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Easter in Halkidiki: embrace a mystical spirit

Easter is the most sacred and important celebration of the year in Greece. Yes, even more important than Christmas. Known as ‘Pascha’, it lasts for an entire week, with preparations such as fasting occurring weeks in advance. It is considered a time to worship and serve but also a time to reflect and connect with...

Halkidiki: the home of Greek Christmas trees

The first Christmas tree in Greece was lit in Taxiarchis village in Halkidiki! On Monday, November 7th, on the eve of the holiday of the patron and defender of the village of Agios Archangelos and after the solemn service, the highest “green beauty” was installed on the village square and the festive illumination was turned on.

With more than 85,000 lights, thousands of colourful ornaments and a large golden star at the top, the 16-meter-high fir tree that dominates the centre of the square of the mountain village of Taxiarchi, in Halkidiki, was illuminated.

The countdown to Christmas 2022 has begun!

1st Christmas tree in Halkidiki was illuminated!

The University Forest of Taxiarchis -a 5,800-hectare state-owned forest - is found in the centre of Halkidiki and concretely in the Southern and South-western slopes of Holomontas.

The unique agriculture found on the Mountain of Holomontas, which can survive at these winter conditions -low temperature, is the agriculture of Christmas trees, which are planted by seed in its fields (trees are not cut from the forest). For every tree that is felled, two more are planted and after 15 years of growth, the trees are sold, during the Christmas period.

Halkidiki: an alternative view | #TheLocals


Most of us when we think about Halkidiki we have images of crystal clear, transparent waters. Sandy beaches in an enchanting blue-green setting dominated by pine tree forests. Beautiful bars and tasty taverns.

But for me, when I think about that blessed peninsula, stones and woods come along with all the other beauties of Halkidiki. The architecture of traditional villages all over the area is stunning!

Fine examples of traditional architecture at Arnea village

Fine examples of traditional architecture at Arnea village

To begin with, Arnea, located at an altitude of 600 meters in the eastern part of Halkidiki is truly a gem! The traditional houses of the village were built from the beginning of 19thcentury until the middle of the 20th. Made of stone the two-story houses are often painted in blue, pink and ochre colour while most of them are fully restored.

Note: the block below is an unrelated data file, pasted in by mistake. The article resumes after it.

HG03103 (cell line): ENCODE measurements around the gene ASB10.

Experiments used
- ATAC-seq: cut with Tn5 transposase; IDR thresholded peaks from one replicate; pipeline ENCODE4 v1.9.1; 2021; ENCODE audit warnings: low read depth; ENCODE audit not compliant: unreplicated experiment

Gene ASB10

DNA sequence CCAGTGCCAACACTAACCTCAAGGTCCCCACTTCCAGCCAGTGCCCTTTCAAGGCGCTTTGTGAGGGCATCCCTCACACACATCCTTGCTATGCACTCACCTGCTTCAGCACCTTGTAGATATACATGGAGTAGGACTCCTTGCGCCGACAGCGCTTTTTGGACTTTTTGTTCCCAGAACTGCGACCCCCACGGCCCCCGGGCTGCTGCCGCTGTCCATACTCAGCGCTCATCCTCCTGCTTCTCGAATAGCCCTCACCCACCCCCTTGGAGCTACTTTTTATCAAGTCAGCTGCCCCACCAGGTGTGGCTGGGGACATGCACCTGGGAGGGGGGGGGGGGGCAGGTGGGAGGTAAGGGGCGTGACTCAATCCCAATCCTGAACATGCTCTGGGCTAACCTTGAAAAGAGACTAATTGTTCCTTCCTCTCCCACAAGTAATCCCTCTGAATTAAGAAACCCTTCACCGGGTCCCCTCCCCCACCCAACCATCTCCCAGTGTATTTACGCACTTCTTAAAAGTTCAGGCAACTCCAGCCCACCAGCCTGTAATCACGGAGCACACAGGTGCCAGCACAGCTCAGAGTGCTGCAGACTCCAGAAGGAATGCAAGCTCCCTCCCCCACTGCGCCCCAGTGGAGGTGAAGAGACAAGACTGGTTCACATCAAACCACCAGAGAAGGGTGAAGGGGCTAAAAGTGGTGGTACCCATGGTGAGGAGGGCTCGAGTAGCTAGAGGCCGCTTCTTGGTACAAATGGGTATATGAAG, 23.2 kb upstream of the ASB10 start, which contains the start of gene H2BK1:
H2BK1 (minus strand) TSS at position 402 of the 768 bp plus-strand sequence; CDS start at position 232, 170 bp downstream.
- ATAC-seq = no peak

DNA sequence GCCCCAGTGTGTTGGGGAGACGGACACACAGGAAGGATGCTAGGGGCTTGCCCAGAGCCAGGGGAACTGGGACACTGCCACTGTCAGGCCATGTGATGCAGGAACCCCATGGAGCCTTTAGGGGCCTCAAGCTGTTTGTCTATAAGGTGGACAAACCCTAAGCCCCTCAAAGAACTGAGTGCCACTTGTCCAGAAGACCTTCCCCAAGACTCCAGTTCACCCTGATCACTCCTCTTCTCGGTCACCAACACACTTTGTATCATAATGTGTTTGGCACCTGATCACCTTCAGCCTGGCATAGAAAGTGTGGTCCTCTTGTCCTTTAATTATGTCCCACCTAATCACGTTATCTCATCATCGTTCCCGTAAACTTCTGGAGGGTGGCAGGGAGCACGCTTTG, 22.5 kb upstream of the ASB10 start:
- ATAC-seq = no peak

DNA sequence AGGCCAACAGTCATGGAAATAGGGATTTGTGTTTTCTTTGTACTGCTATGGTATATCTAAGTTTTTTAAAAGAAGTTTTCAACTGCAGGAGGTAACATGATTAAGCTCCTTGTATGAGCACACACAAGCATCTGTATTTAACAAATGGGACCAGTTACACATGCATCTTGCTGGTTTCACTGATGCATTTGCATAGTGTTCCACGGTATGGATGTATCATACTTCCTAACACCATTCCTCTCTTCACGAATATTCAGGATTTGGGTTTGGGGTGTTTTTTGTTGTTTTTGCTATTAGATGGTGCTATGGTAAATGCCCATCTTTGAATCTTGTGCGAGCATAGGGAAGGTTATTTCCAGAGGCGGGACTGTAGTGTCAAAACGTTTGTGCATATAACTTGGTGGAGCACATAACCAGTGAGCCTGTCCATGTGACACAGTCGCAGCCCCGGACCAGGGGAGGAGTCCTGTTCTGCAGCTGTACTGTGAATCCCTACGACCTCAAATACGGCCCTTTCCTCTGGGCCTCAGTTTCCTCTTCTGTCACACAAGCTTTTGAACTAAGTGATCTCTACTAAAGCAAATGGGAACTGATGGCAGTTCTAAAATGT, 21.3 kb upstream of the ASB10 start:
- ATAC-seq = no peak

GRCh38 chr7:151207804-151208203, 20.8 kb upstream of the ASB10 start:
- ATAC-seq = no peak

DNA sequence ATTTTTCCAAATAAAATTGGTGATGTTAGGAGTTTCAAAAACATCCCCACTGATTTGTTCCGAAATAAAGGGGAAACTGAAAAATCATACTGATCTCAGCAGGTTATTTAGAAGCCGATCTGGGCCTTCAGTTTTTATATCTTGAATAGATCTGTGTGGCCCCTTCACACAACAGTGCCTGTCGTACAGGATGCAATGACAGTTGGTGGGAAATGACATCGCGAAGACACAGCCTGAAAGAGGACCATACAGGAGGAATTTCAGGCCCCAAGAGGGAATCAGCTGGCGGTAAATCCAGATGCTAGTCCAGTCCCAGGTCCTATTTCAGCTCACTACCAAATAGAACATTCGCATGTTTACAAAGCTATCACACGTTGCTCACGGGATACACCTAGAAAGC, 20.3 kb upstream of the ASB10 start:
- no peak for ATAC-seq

Afitos village by night

Afitos village by night

Afitos: an island on the mainland! And indeed you have that feeling as you walk around the narrow cobblestone paths or enjoy the breathtaking view of Toroneos Gulf. During the evening the centre of the village which is dated back to the 3rd century BC transforms into a pedestrian area, ideal to explore the hidden stone made houses.

Enjoying a drink at the traditional village of the old town of Nikiti

Enjoying a drink at the old town of Nikiti

There are times that you just need a lazy afternoon coffee or a cool cocktail. The best option for those days is old Nikiti. Stone-made mansions with beautiful yards and balconies full of flowers will take you straight to the main square of the village where you will be able to feel the real spirit of Greece!

View from the traditional village of Parthenonas in Sithonia

Panoramic view from the traditional village of Parthenonas in Sithonia

A refreshing change from the beach? Parthenonas has the best view towards turtle island and the most spectacular sunset of Halkidiki. All the houses of the village, built in the traditional Macedonian order, are fully restored. The way on the top of the village by foot is eye candy. Don’t forget to check the centenarian tree of the main square!

Traditional house at Paliouri village

Traditional house at Paliouri village

Last but not least Paliouri is an authentic Greek village. Low houses with big yards – most of them with gardens full of flowers and vegetables. Taverns with outside sitting offering homemade products. Local sellers of exceptional honey. Few tourists, many locals and the sense of serenity.

By Anastasia Nikolaidou | Hotel manager at Stratos hotel


Halkidiki. My summer home